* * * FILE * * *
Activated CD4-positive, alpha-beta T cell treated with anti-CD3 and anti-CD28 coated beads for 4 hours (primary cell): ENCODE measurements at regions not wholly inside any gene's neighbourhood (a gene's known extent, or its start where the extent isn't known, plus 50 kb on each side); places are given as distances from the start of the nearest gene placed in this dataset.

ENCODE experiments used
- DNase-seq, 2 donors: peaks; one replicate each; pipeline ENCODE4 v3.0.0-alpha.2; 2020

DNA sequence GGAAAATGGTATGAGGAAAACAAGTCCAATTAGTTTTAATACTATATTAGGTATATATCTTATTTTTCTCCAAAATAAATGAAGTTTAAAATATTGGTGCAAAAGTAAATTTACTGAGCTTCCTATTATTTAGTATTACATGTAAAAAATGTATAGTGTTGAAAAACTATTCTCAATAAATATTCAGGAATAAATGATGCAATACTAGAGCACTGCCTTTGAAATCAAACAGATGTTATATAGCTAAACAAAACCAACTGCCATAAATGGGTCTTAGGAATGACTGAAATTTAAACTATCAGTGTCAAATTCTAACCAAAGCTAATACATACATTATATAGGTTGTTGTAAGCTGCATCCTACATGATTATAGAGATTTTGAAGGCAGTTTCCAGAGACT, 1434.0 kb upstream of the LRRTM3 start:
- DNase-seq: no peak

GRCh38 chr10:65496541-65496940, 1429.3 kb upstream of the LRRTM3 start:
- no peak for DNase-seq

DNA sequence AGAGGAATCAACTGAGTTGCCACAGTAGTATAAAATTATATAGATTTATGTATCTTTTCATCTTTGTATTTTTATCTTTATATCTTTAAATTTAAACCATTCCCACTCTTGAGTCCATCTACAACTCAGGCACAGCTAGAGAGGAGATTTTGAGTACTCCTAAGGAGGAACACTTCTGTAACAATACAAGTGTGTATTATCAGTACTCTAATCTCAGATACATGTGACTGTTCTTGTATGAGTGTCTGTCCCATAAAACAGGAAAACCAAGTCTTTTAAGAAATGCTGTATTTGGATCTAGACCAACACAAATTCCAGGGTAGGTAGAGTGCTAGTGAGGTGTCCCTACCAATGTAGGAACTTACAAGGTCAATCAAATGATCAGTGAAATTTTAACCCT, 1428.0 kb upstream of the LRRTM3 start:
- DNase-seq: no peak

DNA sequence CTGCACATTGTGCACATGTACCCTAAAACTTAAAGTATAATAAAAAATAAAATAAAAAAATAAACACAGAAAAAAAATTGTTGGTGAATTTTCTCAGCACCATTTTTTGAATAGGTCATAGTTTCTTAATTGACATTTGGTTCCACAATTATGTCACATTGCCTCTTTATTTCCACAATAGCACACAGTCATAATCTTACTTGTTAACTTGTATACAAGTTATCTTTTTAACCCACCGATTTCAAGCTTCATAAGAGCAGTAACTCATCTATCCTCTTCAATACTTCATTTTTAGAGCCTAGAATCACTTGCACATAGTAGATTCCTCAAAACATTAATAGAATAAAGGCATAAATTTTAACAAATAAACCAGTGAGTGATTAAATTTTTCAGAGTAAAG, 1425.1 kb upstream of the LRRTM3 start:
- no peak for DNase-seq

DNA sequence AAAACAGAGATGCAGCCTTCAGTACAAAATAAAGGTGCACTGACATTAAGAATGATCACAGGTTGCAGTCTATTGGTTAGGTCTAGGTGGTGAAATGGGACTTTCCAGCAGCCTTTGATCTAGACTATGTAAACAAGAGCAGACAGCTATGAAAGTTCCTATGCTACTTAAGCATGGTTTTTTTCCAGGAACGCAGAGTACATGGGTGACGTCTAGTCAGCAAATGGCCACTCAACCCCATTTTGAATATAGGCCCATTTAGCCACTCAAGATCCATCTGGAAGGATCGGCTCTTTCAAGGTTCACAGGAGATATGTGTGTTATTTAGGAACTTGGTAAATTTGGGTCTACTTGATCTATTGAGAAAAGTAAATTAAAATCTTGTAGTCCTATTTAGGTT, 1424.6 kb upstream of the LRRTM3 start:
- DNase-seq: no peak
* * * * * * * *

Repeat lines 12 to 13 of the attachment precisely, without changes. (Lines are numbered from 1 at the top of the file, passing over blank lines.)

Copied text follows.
DNA sequence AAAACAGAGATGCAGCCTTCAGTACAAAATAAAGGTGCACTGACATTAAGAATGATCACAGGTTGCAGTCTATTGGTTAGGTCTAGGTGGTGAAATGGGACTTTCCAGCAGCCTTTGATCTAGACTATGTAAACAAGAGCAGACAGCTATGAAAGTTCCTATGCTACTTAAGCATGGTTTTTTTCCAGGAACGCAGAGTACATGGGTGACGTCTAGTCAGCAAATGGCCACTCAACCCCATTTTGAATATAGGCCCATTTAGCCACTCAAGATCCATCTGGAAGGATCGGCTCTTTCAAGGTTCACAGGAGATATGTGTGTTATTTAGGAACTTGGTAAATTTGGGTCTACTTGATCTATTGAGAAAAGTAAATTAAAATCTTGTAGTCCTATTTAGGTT, 1424.6 kb upstream of the LRRTM3 start:
- DNase-seq: no peak